Is Target leading in non-echo-chamber thinking?

To a greater extent than others, Target is trying to be creative about finding approaches that resonate

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Credit: Target

Like all major retailers, Target is struggling with the challenges from mobile- and e-commerce-focused shoppers. But to a greater extent than others, Target is trying to be creative about finding approaches that resonate — and understands that it must break through the insular thinking that most Fortune 50 companies (it ranks at 36) suffer from.

Target is working, for example, with Techstars to create a three-month mentorship-driven startup accelerator right on Target's Minneapolis main campus. One of the leaders of that movement at Target, Target entrepreneur-in-residence West Stringfellow (he's one of three such EIRs), said this effort is all about getting unorthodox about ways to attack IT and related issues. Stringfellow rattled off quite a few areas of initial interest — including in-store retail, guest experience innovation, shopping personalization, supply chain, fulfillment, returns and sizing — but stressed that Target doesn't want to limit the thinking of companies in the program.

Indeed, the whole point of this exercise is for Target to be exposed to different perspectives, insights that aren't likely to percolate up from within Target's ranks. The chain already has access to the viewpoints of its staffers.

"We've deliberately not narrowed it down to something like personalization," Stringfellow said. "Crowdsourcing is much smarter than any individual. We want to see what is beyond that door."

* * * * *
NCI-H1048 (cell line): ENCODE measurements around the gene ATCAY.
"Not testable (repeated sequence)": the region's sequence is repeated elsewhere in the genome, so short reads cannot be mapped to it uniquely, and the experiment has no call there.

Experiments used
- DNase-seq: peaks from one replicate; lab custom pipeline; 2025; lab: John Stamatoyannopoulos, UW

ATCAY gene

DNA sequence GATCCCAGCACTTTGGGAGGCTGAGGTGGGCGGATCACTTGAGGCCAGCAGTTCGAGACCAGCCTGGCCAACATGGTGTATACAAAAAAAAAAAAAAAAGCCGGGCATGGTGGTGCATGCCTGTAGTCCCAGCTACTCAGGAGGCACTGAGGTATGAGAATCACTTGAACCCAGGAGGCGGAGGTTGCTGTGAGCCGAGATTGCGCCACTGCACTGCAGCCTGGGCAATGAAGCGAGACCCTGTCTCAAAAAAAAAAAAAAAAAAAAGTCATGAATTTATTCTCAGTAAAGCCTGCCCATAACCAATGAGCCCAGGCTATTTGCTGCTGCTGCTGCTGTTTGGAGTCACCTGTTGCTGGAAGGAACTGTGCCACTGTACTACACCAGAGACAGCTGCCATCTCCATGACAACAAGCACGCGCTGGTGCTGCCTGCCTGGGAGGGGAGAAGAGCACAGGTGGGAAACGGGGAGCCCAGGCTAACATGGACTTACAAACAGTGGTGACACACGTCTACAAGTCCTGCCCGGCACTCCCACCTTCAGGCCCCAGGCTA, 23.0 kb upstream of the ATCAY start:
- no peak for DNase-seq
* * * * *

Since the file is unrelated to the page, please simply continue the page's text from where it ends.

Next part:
Techstars has previously worked with Disney, Ford, Barclays and Sprint.

Stringfellow, who has been with Target six months, has a powerhouse profile, having held senior roles at Amazon (senior project manager), PayPal (senior director) and Visa Europe (VP, innovation and e-commerce). By the way, Stringfellow's resume is so lengthy that he had some fun with his LinkedIn profile. At the very end, he added a Wikipedia description of the 1980s TV show Airwolf. The last line in the LinkedIn reference: "Awesomeness ensues." Stringfellow said he did it so he'd know if anyone actually read his profile all the way to the end.

Stringfellow said Target's approach to new ideas — the stellar opposite of the common Silicon Valley not-invented-here syndrome — was quite refreshing. "This is not a Silicon Valley mindset. At other companies, there is a process and you get stuck in it. Lots of personalities and politics," he said, adding that his initial experience at Target reveals "a very methodical approach to consistently expanding the borders" of thought and product/service ideas. Those traits, he said, "speaks to the [senior management's] humility and self-awareness."

The company will seek as many Techstars companies to apply as possible, with about 10 ultimately to be chosen to work on Target's campus.

Target is no stranger to out-of-the-box thinking — and just this week confirmed a 25-store series of trials in Los Angeles, including tests featuring electronic tags, RFID and adviser services — but the chain's methodical approach to outside thinking is encouraging. Hiring all of the best and the brightest is always a good goal, but making the concession to reality that such a goal is impossible (you can't get them all) is a good first step.

There's no requirement for the chain to implement these external ideas, but to have a process to routinely solicit advice from unexpected places, nontraditional talent, is something that should be part of the deal for all major chains.

Although such thinking is always welcome, at times of change — when retail is shifting from a mostly physical reality to a mostly virtual one — going outside is essential. Just about every one-time market leader that imploded did so because of insular thinking. The echo-chamber that is far too common in CEO suites is lethal.

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